New York is back, but the tourists are gone. See what one hotel in the heart of Little Italy is doing to stay afloat
By ELENA POPINA / Pic BLOOMBERG
IN THE lobby of the NobleDEN, a family-owned inn in the heart of Manhattan’s Little Italy, one will find the standard Covid-era decor: The blue social-distancing circles, the plexiglass, the hand-sanitiser dispensers.
But there are also mandatory temperature scans for guests at check-in — several have been turned away — and for employees every time they enter the building, and there’s a station for people to clean the soles and the uppers of their shoes with a fancy disinfectant that smells like a Cosmo, the cranberry and lime juice-based cocktail.
Some of these more aggressive measures perhaps speak to the attention to detail and passion that the GM, Morgan Humphries, brings to the job. At some level, though, they also reflect how deeply New York City (NYC) was devastated by the coronavirus, how scarring the pandemic has been for many of its residents and how high the anxiety still runs here. With almost 211,000 cases and more than 20,000 confirmed and probable deaths, no city has suffered more.
“I can’t take the risk,” Humphries says. “My employees are already shaken.”
Since NobleDEN reopened on June 1 following a two-and-a-half-month hiatus, the hotel has refused entry to guests at least three times, including a mother and child, because of mild fevers. (Its Celsius thermometers flash yellow when anyone’s temperature is above 37.4oC, and the staff cross-references with a Fahrenheit scale to double-check.)
And as cases have surged in places such as Texas, Florida and Arizona recently, and Governor Andrew Cuomo has ordered 14-day quarantines for visitors arriving from those states, Humphries has become even more vigilant. Guests from hot spots will be informed that they’ll receive refunds for their reservations and an apology from the hotel for turning them away.
As for the rooms, they’re aired out for at least 24 hours. Cleaning is a multi-step process that involves soap, Lysol, rubbing alcohol and an electrostatic disinfectant sprayer. Toilet paper in the bathroom and a box of Kleenex tissues in the bedroom are left unopened. The hotel’s symbol, a brown-and-white stuffed monkey, sits atop each bed, wrapped in cellophane — a customary touch since NobleDEN’s early days.
In the common area, only one person is allowed at a time. Pastries from Ferrara across the street are individually wrapped. Elevators are limited to one guest or group. For those who prefer the stairs, there’s one set for going up, another for going down.
“That’s how the guests know it’s clean,” Humphries says. He wears a blue-and-white mask that says “Made in NYC” and “Junny” — the name of a friend who made it.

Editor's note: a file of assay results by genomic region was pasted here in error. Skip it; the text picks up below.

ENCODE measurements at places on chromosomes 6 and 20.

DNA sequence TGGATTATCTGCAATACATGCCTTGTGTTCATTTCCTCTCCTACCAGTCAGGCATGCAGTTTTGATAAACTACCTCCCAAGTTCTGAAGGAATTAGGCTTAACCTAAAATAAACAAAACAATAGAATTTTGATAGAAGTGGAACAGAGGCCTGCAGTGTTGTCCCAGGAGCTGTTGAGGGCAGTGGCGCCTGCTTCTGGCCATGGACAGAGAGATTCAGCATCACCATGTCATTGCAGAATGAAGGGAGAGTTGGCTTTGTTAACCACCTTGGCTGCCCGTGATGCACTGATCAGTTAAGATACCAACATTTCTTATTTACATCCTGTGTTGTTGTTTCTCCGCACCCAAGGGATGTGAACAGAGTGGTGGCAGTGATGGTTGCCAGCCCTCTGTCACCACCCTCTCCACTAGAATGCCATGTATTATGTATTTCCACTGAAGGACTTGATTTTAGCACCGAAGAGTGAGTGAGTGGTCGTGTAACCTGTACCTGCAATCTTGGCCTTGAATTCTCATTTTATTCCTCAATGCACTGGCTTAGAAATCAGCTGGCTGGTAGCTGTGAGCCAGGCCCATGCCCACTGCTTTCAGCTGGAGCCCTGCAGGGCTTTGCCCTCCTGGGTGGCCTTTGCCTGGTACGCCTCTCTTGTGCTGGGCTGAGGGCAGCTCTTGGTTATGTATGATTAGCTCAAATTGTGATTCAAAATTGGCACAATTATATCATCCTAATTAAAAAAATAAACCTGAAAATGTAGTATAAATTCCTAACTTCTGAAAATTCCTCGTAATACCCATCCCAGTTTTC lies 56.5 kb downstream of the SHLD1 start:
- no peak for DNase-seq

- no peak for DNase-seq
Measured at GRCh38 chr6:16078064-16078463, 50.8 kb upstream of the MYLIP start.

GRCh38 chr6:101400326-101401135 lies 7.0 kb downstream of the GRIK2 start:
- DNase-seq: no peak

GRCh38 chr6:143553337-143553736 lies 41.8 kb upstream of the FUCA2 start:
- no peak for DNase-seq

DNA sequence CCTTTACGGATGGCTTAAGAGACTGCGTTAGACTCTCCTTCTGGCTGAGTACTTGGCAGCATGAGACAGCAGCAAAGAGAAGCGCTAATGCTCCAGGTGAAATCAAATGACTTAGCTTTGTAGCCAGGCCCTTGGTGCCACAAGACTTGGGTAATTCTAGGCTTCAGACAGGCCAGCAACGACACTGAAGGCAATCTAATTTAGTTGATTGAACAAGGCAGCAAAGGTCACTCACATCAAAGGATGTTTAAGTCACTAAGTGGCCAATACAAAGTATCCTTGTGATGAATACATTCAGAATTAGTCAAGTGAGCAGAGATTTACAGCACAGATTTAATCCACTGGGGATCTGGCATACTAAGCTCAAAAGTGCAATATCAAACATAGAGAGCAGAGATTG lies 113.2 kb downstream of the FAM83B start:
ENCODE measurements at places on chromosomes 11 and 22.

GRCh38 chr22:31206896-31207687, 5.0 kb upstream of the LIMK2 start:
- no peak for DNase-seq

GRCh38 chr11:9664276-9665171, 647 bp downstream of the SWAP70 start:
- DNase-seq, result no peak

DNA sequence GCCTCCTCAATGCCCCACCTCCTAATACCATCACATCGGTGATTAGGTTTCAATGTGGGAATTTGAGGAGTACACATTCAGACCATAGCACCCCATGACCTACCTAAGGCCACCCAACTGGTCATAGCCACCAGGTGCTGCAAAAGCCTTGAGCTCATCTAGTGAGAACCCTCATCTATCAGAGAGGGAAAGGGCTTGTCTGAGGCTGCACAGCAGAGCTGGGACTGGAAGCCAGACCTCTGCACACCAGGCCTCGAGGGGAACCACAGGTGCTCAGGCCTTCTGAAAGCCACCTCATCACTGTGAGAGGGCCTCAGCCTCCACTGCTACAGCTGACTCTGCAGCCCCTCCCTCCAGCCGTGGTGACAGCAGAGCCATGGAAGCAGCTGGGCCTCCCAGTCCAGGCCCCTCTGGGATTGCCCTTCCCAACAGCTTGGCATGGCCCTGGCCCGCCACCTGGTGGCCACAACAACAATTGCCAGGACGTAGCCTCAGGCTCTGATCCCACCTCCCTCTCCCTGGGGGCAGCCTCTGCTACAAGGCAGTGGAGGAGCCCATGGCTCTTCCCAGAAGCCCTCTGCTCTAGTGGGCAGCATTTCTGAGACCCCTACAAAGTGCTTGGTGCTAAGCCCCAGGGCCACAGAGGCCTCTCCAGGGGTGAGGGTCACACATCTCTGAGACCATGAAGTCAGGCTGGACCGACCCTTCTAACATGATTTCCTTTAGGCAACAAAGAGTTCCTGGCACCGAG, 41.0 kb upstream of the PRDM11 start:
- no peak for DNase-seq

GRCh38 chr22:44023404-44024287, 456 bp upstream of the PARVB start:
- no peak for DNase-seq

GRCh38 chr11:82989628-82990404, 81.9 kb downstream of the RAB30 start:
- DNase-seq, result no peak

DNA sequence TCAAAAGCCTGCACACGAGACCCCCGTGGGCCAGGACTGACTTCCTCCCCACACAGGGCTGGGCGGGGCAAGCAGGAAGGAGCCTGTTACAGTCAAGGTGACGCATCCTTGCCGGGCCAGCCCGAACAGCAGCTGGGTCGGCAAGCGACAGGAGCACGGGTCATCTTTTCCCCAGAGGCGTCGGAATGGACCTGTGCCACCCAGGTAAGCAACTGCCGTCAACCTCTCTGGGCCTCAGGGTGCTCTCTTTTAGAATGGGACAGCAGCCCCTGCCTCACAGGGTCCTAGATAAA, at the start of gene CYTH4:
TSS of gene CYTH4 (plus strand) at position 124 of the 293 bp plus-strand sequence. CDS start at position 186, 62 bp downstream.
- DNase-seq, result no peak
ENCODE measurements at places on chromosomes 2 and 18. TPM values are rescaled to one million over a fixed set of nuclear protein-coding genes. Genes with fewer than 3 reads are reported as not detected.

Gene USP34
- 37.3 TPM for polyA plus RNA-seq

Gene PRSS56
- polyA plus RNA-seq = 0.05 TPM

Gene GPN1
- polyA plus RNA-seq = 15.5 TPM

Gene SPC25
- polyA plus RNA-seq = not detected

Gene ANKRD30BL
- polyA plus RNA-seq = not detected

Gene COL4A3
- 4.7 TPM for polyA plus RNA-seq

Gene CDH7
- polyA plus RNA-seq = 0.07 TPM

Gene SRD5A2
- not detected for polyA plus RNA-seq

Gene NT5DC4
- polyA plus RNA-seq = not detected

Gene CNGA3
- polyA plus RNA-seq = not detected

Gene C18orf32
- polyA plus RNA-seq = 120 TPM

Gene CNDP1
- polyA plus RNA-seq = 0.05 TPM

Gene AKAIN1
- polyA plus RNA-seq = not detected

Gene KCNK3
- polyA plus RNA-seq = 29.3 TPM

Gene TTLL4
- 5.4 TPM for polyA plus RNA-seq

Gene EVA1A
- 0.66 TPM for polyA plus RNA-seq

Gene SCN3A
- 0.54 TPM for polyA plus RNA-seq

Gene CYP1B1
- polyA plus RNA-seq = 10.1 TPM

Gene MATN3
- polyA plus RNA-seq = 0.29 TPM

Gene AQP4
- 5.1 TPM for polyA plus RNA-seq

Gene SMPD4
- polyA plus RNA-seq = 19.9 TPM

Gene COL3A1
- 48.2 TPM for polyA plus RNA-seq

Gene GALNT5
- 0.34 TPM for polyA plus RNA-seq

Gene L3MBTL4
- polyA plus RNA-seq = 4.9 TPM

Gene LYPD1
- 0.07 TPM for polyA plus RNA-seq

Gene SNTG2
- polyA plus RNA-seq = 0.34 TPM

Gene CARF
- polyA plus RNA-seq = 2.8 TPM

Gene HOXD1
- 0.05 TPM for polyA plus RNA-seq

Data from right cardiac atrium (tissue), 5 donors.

The city is finally getting back on its feet. But it’s been slow going for NobleDEN. Roughly three-quarters of its 54 rooms have remained empty. The make-up of the few overnight visitors to this once bustling tourist district has changed, too.
Gone are the couples and the business travellers. Now, it’s largely groups of millennials who come for staycations and often book just a few hours in advance.
Humphries admits they’re a bit messier than his usual guests. Of course, there’s a logistical reason behind that: Before outdoor dining started, they couldn’t go out for dinner and had to bring back all their takeout. But the bigger reason, he suspects, is psychological. After months of being cooped up under the same roof with family, they’re desperate to get away and let loose with friends.
NobleDEN’s plight reflects the struggles of the hospitality industry across NYC, where hotels have been among the hardest hit. Occupancy rates plunged to 15% in late March, according to hotel data provider STR. While they’ve recovered to mid-40% levels since early May, occupancy rates have inched lower every week this month.
This time last year, the city’s hotels were about 90% full.
“I don’t know if anyone is going to say, ‘Honey, let’s go to New York for Labour Day,’” Humphries says. “I don’t know if, and when, people are going to come back.”
When a guest asks him for the closest mini-mart, he answers right away: Taasha Deli, the bodega on Broom Street that he’s been recommending for years. “Go around
the corner, turn right, go one block, turn left and go one more block. It should be on the other side…Wait, Google says they’ve permanently closed.” The bodega was still open in early March.
Turns out, that’s a mistake. Humphries calls later only to find the bodega has reopened, just with slightly limited hours.
“It may seem hopeless, but the area is going to go back up,” Humphries says. “Nobody said it will be an easy process, but you do your best and focus on one step at a time.” — Bloomberg